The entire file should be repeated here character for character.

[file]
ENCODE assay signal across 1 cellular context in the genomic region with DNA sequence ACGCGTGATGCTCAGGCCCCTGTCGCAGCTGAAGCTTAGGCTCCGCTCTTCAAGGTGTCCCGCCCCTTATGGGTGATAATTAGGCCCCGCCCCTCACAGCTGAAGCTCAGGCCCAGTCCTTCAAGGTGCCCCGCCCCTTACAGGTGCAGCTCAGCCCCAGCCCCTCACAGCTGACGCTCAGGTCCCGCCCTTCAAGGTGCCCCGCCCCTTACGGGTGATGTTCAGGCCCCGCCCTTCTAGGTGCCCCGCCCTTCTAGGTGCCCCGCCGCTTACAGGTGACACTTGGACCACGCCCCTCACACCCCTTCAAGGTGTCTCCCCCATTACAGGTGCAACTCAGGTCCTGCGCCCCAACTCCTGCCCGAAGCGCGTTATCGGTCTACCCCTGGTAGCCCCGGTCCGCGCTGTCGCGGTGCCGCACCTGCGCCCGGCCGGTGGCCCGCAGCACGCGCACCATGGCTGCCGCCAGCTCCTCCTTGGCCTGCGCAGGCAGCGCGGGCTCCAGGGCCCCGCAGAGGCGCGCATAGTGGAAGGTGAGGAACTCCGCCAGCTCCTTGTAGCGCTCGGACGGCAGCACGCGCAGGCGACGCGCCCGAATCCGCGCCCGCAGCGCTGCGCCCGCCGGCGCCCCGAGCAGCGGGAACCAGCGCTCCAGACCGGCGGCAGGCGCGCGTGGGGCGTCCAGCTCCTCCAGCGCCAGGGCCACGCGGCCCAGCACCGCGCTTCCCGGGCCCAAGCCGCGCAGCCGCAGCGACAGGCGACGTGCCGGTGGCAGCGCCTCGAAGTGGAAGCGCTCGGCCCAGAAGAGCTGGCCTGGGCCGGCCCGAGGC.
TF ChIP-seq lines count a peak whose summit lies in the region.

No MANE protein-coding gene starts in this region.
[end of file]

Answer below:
ENCODE assay signal across 1 cellular context in the genomic region with DNA sequence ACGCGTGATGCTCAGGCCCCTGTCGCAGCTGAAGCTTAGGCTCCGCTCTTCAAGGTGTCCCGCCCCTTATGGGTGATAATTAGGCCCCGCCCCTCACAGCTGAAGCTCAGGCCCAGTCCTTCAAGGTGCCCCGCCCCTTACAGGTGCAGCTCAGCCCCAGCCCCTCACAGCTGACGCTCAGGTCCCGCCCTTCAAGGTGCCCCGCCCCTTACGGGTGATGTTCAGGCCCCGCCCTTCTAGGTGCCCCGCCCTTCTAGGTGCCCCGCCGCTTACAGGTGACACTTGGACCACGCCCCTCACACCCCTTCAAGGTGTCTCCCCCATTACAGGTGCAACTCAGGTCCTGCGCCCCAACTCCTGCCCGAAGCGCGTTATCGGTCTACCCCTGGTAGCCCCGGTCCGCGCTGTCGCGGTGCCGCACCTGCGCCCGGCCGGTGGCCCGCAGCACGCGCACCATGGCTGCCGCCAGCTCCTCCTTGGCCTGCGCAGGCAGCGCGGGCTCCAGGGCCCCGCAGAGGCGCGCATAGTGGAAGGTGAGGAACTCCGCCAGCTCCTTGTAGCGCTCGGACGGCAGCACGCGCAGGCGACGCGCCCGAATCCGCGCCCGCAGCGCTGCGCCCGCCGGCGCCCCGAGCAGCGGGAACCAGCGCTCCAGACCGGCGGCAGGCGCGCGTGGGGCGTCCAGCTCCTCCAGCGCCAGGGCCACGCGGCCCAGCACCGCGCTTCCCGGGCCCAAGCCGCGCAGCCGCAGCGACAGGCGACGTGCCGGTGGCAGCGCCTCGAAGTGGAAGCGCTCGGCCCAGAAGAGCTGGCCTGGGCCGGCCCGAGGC.
TF ChIP-seq lines count a peak whose summit lies in the region.

No MANE protein-coding gene starts in this region.